Cultural institutions in San Francisco continually search for new acquisitions. Alexis Coe brings you the most important, often wondrous, sometimes bizarre, and occasionally downright vexing finds each week.
Eunice Chee entered her "shedding phase" a few years ago. Her late husband, Donald Chee, "was a born collector," and she had lived among his possessions since his death in 2002. While cleaning out a drawer, she came across a surprising aggregate, one she had forgotten about: a complete collection of Fast Passes.
Don's collection should not be confused with the insipid, plastic Clipper Cards we now use. First introduced in March of 1975, the paper passes each bore a unique design, enabling drivers and fare collectors to quickly discern whether the card was valid. Each month exhibited a distinct design.
As Eunice reacquainted herself with the passes - including ones she had contributed when Don was away - John Hogan was contemplating ways to celebrate MUNI's 100TH birthday on December 23, 2012. Hogan manages the San Francisco Railway Museum, a compact cultural institution, located on Steuart Street and...Don Chee Way.
Don was a San Francisco Municipal Railway project manager who was responsible for, among other significant projects, Muni's F streetcar line. He spent 25 years working for the city, but his passion for classic streetcars was unparalleled. Ordinarily reserved, Don became the F line's ardent spokesman, determined to get the historical fleet running. "It sparked a creativity that I had never seen before in Don," remembers Eunice. To this day, the F line remains one of the world's most outstanding vintage lines. A week before Don died of cancer, his colleagues at MUNI submitted a resolution to name the street after him.
"I knew immediately who should be the keepers of the collection," said Eunice, who had been donating Don's MUNI related possessions to the museum since 2006, when it opened its doors. Her donations are made free and clear, without any stipulations. Eunice was moved to see that John had immediately put the passes on display. Calling her own Clipper Card "pretty boring next to the old fun passes," Eunice lists the March 1976 pass as her favorite, and hopes that visitors will leave excited by them.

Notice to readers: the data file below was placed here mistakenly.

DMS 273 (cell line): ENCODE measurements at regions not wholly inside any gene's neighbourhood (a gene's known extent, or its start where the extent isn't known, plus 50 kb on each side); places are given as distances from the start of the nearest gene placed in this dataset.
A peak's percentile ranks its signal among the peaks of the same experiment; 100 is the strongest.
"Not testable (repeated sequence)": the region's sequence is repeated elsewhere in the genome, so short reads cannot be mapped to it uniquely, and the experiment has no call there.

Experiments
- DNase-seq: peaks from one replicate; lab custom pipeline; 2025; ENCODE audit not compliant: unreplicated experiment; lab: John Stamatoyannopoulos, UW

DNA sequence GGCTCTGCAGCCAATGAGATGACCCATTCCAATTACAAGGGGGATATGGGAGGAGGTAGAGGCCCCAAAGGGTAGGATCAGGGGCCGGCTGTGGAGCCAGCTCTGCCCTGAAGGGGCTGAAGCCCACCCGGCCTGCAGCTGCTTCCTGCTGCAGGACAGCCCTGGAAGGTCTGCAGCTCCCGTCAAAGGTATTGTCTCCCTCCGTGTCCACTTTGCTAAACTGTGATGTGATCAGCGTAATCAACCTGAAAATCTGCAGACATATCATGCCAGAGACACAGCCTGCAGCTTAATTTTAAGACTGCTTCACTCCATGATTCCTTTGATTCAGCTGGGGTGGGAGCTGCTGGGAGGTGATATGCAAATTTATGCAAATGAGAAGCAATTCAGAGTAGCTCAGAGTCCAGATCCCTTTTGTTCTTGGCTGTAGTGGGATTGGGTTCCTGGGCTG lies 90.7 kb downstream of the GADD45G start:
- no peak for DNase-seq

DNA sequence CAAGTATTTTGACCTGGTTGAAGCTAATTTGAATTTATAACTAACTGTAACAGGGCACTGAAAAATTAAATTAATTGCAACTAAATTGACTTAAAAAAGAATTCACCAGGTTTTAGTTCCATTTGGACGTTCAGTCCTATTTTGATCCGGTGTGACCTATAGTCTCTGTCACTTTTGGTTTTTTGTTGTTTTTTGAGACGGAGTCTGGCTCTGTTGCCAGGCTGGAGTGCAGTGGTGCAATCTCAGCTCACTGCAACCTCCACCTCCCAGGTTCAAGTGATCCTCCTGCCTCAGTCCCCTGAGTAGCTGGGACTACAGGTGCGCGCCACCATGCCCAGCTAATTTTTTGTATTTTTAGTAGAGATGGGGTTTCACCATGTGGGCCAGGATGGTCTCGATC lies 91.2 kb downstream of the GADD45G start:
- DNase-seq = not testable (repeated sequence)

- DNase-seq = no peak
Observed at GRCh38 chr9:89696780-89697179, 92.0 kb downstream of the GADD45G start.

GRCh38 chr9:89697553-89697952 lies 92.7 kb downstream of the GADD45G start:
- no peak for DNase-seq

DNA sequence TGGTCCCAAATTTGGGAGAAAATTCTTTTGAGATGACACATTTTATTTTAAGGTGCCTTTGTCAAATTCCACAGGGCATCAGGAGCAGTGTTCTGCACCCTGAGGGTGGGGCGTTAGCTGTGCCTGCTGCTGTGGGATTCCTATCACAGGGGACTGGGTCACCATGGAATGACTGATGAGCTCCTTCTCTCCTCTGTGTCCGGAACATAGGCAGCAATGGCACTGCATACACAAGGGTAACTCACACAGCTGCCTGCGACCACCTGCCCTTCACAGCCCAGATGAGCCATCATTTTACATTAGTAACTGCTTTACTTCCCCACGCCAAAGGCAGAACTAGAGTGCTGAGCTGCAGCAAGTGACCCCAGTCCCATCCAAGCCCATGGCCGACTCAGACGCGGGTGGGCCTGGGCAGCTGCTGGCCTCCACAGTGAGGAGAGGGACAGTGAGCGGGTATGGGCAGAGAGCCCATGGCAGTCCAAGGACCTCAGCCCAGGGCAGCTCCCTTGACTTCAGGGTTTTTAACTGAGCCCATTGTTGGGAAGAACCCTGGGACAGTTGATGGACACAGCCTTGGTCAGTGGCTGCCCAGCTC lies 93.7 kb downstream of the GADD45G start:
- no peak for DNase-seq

Hogan has enjoyed the range of reactions to the cards. Some San Franciscans remember particular designs from one month they carried the passes in the wallets and purses decades ago. It reminds them of a different time in their lives, one in which the details, like the daily commute from a home they no longer live in to a job they have not held for years, have long faded into recesses of memory.
Visitors who have only used the Clipper Card "wonder why the city ever stopped being so daring and creative."
Hogan was immediately taken with the passes' aesthetic appeal and variety. "There is a period from 1976 to 1979 when they are just amazing," he says. Among his favorites, Hogan lists a die cut pumpkin-shaped card (October 1977), a tribute to the Bicentennial (July 1976), and a winning entry in a city-wide design contest for school-aged children (September 1979). He is particularly interested in finding the artists who contributed to the fast passes, but has thus far been unable to learn about who designed them.
In the meantime, Hogan is hard at work on an exciting series for the museum's blog, connecting the individual passes to key dates in local history, such as the November, 1978, pass in use when Harvey Milk and George Moscone were assassinated. Readers will no doubt be interested in this creative way to connect to San Francisco history, which also includes seeing which pass was in circulation when the 49ers won their first Super Bowl in January, 1982.
The San Francisco Railway Museum is located on Steuart Street (at Don Chee Way), open 10-6, Tuesday-Sunday. Admission is free.